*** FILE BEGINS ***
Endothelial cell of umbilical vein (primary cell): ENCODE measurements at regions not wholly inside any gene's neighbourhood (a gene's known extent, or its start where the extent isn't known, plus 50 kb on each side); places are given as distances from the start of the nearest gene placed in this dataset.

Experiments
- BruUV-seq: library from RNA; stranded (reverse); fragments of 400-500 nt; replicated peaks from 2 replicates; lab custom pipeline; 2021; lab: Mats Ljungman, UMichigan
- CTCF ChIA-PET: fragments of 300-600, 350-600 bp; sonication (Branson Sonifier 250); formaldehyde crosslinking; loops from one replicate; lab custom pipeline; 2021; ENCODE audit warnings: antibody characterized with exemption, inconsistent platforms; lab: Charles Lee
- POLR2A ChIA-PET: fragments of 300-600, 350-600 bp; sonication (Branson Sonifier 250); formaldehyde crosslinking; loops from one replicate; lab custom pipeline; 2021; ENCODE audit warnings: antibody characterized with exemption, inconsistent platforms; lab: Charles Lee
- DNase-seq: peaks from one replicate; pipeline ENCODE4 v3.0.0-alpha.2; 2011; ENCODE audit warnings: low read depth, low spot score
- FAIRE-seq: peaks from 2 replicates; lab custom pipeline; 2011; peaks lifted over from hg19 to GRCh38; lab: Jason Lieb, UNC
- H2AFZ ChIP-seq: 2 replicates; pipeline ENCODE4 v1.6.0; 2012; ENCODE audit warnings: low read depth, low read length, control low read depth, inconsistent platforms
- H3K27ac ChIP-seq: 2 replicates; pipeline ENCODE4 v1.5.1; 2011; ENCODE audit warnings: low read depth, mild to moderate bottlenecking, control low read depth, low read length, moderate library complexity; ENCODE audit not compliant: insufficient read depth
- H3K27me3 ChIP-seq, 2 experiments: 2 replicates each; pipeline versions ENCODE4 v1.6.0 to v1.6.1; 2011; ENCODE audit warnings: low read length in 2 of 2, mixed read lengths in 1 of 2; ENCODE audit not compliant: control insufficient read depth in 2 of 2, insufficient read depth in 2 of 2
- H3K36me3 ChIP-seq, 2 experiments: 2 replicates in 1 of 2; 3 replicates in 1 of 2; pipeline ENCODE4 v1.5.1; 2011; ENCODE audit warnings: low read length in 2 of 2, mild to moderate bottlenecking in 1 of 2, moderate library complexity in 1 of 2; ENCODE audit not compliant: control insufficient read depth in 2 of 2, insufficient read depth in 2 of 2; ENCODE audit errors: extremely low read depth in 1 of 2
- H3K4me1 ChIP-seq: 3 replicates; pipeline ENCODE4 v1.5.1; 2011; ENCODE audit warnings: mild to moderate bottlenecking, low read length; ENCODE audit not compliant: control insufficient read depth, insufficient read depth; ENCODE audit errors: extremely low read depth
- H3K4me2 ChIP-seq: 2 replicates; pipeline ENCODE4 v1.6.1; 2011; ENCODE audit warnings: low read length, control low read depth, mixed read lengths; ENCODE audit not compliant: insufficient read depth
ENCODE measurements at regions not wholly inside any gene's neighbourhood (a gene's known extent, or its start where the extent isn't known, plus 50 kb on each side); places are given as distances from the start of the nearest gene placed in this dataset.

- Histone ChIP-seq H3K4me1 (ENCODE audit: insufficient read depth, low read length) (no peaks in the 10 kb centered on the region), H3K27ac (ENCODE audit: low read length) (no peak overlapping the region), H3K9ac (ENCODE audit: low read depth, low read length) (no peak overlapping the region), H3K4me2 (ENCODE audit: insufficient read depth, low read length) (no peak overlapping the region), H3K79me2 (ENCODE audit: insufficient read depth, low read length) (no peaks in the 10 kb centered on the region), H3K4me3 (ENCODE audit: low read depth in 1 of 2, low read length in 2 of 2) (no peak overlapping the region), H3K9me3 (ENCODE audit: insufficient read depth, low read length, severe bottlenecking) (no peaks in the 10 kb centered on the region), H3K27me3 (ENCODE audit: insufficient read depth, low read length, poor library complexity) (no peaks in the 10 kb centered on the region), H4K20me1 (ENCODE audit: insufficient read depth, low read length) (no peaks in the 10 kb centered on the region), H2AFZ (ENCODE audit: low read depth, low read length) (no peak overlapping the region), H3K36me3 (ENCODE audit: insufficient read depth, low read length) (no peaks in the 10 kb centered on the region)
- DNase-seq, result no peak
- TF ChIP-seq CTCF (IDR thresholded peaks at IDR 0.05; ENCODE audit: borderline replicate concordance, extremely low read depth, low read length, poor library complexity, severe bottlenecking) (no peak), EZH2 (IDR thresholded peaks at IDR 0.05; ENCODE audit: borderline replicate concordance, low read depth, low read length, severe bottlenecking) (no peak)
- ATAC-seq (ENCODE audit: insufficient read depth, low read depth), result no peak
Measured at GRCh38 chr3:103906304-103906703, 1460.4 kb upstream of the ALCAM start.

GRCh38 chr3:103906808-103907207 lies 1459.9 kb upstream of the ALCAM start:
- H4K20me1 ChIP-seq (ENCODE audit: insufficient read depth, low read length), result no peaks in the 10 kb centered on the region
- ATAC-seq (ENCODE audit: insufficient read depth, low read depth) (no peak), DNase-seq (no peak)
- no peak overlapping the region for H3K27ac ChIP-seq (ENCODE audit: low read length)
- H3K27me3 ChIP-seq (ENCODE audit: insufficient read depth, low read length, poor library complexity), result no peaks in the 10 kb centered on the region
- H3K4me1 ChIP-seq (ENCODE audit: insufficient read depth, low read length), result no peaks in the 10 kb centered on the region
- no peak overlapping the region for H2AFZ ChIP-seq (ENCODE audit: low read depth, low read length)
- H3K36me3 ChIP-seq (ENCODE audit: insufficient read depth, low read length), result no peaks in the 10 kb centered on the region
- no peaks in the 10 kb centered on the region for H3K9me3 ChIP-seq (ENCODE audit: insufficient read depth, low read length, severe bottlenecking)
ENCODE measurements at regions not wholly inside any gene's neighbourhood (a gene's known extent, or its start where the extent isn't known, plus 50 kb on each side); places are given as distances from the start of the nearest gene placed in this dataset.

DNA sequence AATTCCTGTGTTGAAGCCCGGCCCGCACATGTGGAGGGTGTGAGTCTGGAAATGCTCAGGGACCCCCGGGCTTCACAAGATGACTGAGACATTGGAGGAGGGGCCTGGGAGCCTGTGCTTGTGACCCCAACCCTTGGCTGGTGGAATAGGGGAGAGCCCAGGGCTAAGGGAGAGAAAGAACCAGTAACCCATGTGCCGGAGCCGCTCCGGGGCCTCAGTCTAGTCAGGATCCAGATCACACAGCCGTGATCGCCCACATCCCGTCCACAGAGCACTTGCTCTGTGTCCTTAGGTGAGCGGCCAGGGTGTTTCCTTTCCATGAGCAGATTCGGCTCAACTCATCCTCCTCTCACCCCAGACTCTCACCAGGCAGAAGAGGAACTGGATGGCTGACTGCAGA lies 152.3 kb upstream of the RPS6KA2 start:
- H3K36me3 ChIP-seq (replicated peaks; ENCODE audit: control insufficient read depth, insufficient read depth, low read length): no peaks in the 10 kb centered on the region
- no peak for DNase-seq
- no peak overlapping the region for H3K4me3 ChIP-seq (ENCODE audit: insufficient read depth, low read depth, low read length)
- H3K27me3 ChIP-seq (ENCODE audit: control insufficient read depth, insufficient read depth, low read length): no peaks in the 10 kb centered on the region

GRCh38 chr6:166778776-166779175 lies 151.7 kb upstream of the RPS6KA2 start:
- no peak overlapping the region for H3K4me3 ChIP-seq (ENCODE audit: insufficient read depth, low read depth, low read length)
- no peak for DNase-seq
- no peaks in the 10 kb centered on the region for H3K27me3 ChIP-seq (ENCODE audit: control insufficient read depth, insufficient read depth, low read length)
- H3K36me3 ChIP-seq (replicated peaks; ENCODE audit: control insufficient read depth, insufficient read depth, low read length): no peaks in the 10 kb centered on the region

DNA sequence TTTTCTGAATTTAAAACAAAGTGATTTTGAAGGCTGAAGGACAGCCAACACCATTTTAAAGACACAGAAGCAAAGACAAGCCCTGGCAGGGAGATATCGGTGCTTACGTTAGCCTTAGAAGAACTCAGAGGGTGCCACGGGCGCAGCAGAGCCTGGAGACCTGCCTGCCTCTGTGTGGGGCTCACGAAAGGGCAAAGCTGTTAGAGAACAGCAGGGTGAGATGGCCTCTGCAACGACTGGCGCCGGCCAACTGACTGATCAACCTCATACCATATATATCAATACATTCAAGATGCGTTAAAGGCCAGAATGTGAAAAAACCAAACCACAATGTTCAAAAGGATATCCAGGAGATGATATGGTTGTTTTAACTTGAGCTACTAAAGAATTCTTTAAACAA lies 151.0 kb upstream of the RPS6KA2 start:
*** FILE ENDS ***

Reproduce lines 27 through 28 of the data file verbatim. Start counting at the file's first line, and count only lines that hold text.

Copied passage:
- H3K36me3 ChIP-seq (ENCODE audit: insufficient read depth, low read length), result no peaks in the 10 kb centered on the region
- no peaks in the 10 kb centered on the region for H3K9me3 ChIP-seq (ENCODE audit: insufficient read depth, low read length, severe bottlenecking)